Colorado Democrats unveil details of their coronavirus alleviation prepare for the special legal session


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Statehouse Democrats on Sunday unveiled eight coronavirus relief bills they will prioritize during Colorado’s special legislative session, which begins Monday and will run at least three days. 

The legislation, much of it bipartisan, includes direct payments to small businesses, tax forgiveness, grants for child care centers and money to expand broadband access. 

The aid, which is constrained by the state’s budget, totals about $200 million and is aimed at providing a bridge until a much larger congressional stimulus measure is approved. Lawmakers concede that the money isn’t a silver bullet, and business leaders say it’s unlikely to revive businesses that are on the brink of demise. 


The latest from the coronavirus outbreak in Colorado:

  • LIVE BLOG: The latest on closures, restrictions and other major updates.
  • MAP: Cases and deaths in Colorado.
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  • STORY: Colorado Gov. Jared Polis, his partner test positive for COVID-19


“The amount the Colorado state government can do to alleviate the burdens of struggling communities is limited,” Senate President Leroy Garcia, D-Pueblo, said in a written statement. “But it’s not nothing.”

There’s also an additional $100 million in spending related to Colorado’s public health response.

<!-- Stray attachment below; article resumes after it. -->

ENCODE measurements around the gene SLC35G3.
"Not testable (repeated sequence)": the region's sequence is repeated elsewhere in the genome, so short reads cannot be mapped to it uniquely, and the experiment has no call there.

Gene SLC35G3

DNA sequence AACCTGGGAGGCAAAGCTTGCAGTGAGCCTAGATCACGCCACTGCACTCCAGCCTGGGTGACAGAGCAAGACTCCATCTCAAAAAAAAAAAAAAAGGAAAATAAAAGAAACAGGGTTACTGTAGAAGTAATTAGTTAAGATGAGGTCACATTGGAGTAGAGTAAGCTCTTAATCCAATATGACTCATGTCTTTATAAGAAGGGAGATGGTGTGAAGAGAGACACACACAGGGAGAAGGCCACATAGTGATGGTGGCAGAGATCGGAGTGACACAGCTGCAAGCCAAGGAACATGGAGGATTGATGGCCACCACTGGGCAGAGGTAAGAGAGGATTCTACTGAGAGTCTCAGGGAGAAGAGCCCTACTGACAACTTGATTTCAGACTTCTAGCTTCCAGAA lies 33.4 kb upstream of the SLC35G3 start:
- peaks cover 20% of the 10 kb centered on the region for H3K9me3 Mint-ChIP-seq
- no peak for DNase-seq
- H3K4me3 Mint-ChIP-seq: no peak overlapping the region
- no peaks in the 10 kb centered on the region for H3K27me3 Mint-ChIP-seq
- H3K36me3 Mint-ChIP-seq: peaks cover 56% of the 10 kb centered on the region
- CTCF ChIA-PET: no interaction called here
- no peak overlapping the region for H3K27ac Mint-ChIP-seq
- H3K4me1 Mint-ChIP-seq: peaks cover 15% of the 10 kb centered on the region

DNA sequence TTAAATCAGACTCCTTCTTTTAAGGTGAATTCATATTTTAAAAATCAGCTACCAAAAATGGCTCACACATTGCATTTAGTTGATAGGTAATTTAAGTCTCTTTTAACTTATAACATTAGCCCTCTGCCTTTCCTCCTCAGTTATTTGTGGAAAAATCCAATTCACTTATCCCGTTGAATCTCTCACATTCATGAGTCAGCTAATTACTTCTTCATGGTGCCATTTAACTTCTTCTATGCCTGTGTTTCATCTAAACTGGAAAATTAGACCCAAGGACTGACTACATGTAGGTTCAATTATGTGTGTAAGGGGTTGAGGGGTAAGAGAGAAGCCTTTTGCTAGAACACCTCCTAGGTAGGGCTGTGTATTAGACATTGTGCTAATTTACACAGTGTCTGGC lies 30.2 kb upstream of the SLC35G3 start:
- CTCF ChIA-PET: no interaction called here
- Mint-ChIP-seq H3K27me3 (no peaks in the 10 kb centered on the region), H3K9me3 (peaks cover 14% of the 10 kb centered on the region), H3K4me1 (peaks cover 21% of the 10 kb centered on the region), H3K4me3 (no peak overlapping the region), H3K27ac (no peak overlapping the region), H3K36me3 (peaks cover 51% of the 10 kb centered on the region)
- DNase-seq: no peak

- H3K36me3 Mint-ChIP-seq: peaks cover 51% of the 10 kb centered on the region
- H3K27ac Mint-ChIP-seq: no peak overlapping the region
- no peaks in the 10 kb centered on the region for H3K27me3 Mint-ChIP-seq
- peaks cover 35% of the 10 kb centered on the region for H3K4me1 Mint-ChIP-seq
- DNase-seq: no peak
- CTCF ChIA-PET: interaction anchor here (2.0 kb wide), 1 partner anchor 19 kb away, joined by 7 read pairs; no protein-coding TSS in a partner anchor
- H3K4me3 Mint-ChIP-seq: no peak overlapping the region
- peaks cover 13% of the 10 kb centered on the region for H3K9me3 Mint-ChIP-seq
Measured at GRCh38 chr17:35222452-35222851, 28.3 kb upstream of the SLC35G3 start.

Republicans in the legislature are expected to introduce measures of their own during the extraordinary lawmaking term, though they are in the minority at the Capitol and thus would need significant support from Democrats to pass anything through. It’s also possible other Democratic pieces of legislation could be introduced. 

Here’s a look at the details of the policy in the eight priority bills heading into Monday:

Payments for small businesses and artists

The largest piece of legislation, in terms of scope and relief dollars, that Democrats have planned for the special session centers around direct payments to small businesses that have been hit hardest by coronavirus capacity restrictions. 

The bill would provide $37 million in direct relief to restaurants, bars, gyms, movie theaters and other businesses that have been unable to reopen or severely hurt by mandates aimed at slowing the disease’s spread. Businesses like retail stores, which have been able to keep their doors mostly open, would not have access to the aid.

“This is not going to be enough money to help everyone,” said Sen. Faith Winter, a Westminster Democrat who is spearheading the legislation. “But it’s the money we have.”

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To be eligible, a business must be able to prove at least a 10% revenue loss since March 26 and have an annual income of less than $2.5 million. Payments are capped at $7,000, based on revenue. 

Here are the details:

  • An eligible business with annual revenue of less than $500,000 can receive up to $3,500
  • An eligible business with annual revenue of more than $500,000 but less than $1 million can receive up to $5,000
  • An eligible business with annual revenue of more than $1 million but less than $2.5 million can receive up to $7,000

Just because a business is eligible to receive a certain amount of money, however, doesn’t mean they would receive the full amount. The program would not simply be distributed on a first-come,-first-served basis. Instead, the money will be doled out with need taken into consideration.